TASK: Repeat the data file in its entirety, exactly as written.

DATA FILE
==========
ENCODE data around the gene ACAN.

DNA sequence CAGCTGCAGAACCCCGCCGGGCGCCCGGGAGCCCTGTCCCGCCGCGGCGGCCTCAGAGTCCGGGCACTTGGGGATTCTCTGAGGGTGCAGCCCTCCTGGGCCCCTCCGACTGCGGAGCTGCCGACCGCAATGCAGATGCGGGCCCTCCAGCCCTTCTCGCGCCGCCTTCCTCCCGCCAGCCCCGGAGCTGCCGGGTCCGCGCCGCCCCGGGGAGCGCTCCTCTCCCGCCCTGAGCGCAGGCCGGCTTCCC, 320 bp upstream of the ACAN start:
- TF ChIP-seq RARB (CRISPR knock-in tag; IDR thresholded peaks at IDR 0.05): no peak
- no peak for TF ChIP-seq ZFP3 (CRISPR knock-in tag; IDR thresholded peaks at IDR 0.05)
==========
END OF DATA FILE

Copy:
ENCODE data around the gene ACAN.

DNA sequence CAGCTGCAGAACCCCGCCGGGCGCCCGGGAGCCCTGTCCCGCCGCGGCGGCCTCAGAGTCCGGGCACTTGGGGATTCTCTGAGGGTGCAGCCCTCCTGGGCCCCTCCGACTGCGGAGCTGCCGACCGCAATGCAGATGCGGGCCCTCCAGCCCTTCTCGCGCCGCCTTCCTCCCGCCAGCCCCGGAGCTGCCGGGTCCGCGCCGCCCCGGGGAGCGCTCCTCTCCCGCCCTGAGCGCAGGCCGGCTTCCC, 320 bp upstream of the ACAN start:
- TF ChIP-seq RARB (CRISPR knock-in tag; IDR thresholded peaks at IDR 0.05): no peak
- no peak for TF ChIP-seq ZFP3 (CRISPR knock-in tag; IDR thresholded peaks at IDR 0.05)